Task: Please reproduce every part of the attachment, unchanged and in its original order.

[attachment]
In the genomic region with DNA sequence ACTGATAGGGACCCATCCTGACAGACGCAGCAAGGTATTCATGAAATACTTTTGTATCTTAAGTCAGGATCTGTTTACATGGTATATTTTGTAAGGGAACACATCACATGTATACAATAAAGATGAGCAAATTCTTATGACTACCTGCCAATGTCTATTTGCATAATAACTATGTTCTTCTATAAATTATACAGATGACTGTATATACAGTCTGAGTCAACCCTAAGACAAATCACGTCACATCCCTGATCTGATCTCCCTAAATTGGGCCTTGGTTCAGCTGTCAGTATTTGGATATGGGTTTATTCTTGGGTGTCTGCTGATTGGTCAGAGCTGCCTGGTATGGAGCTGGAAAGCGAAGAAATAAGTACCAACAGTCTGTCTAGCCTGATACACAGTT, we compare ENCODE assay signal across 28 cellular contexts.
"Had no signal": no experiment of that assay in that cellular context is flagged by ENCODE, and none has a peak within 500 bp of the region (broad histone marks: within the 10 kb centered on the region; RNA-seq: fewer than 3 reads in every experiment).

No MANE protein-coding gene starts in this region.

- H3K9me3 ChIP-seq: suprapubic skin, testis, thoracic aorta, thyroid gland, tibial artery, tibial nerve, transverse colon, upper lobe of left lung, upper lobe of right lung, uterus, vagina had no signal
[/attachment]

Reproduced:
In the genomic region with DNA sequence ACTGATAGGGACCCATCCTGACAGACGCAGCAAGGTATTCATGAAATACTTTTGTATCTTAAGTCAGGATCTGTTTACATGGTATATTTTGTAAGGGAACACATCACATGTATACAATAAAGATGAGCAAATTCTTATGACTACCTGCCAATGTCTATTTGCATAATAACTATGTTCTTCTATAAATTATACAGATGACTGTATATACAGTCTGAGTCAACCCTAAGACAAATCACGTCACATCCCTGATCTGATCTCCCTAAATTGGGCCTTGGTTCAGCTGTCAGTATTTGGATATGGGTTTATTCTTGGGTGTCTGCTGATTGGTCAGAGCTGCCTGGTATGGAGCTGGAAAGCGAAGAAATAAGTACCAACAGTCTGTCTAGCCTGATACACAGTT, we compare ENCODE assay signal across 28 cellular contexts.
"Had no signal": no experiment of that assay in that cellular context is flagged by ENCODE, and none has a peak within 500 bp of the region (broad histone marks: within the 10 kb centered on the region; RNA-seq: fewer than 3 reads in every experiment).

No MANE protein-coding gene starts in this region.

- H3K9me3 ChIP-seq: suprapubic skin, testis, thoracic aorta, thyroid gland, tibial artery, tibial nerve, transverse colon, upper lobe of left lung, upper lobe of right lung, uterus, vagina had no signal